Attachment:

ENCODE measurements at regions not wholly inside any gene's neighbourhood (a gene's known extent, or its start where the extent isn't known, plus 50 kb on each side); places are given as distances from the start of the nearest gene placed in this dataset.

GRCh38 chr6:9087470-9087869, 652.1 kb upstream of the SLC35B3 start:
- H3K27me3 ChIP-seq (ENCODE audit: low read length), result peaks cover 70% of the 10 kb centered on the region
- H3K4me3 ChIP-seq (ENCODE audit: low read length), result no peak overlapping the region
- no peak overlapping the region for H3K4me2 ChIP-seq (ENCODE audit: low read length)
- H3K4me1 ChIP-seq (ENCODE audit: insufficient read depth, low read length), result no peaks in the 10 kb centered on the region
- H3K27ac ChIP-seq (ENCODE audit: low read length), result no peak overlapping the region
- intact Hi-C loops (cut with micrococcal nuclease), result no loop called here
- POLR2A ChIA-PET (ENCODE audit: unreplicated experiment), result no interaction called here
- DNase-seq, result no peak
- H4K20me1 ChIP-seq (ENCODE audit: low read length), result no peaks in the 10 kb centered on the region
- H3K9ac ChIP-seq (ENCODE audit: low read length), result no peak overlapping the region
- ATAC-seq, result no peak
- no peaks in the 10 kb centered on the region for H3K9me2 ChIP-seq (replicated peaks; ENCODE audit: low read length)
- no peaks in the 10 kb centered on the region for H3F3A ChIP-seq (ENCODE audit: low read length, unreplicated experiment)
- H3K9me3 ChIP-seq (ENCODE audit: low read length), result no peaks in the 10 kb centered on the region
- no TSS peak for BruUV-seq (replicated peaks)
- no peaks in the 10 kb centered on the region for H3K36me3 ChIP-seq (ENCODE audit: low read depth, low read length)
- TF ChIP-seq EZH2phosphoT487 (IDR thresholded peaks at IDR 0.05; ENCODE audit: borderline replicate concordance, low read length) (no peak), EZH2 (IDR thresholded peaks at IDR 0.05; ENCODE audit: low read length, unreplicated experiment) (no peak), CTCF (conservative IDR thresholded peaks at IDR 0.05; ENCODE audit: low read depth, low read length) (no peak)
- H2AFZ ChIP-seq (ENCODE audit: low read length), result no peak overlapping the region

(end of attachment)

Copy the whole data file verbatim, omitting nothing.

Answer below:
ENCODE measurements at regions not wholly inside any gene's neighbourhood (a gene's known extent, or its start where the extent isn't known, plus 50 kb on each side); places are given as distances from the start of the nearest gene placed in this dataset.

GRCh38 chr6:9087470-9087869, 652.1 kb upstream of the SLC35B3 start:
- H3K27me3 ChIP-seq (ENCODE audit: low read length), result peaks cover 70% of the 10 kb centered on the region
- H3K4me3 ChIP-seq (ENCODE audit: low read length), result no peak overlapping the region
- no peak overlapping the region for H3K4me2 ChIP-seq (ENCODE audit: low read length)
- H3K4me1 ChIP-seq (ENCODE audit: insufficient read depth, low read length), result no peaks in the 10 kb centered on the region
- H3K27ac ChIP-seq (ENCODE audit: low read length), result no peak overlapping the region
- intact Hi-C loops (cut with micrococcal nuclease), result no loop called here
- POLR2A ChIA-PET (ENCODE audit: unreplicated experiment), result no interaction called here
- DNase-seq, result no peak
- H4K20me1 ChIP-seq (ENCODE audit: low read length), result no peaks in the 10 kb centered on the region
- H3K9ac ChIP-seq (ENCODE audit: low read length), result no peak overlapping the region
- ATAC-seq, result no peak
- no peaks in the 10 kb centered on the region for H3K9me2 ChIP-seq (replicated peaks; ENCODE audit: low read length)
- no peaks in the 10 kb centered on the region for H3F3A ChIP-seq (ENCODE audit: low read length, unreplicated experiment)
- H3K9me3 ChIP-seq (ENCODE audit: low read length), result no peaks in the 10 kb centered on the region
- no TSS peak for BruUV-seq (replicated peaks)
- no peaks in the 10 kb centered on the region for H3K36me3 ChIP-seq (ENCODE audit: low read depth, low read length)
- TF ChIP-seq EZH2phosphoT487 (IDR thresholded peaks at IDR 0.05; ENCODE audit: borderline replicate concordance, low read length) (no peak), EZH2 (IDR thresholded peaks at IDR 0.05; ENCODE audit: low read length, unreplicated experiment) (no peak), CTCF (conservative IDR thresholded peaks at IDR 0.05; ENCODE audit: low read depth, low read length) (no peak)
- H2AFZ ChIP-seq (ENCODE audit: low read length), result no peak overlapping the region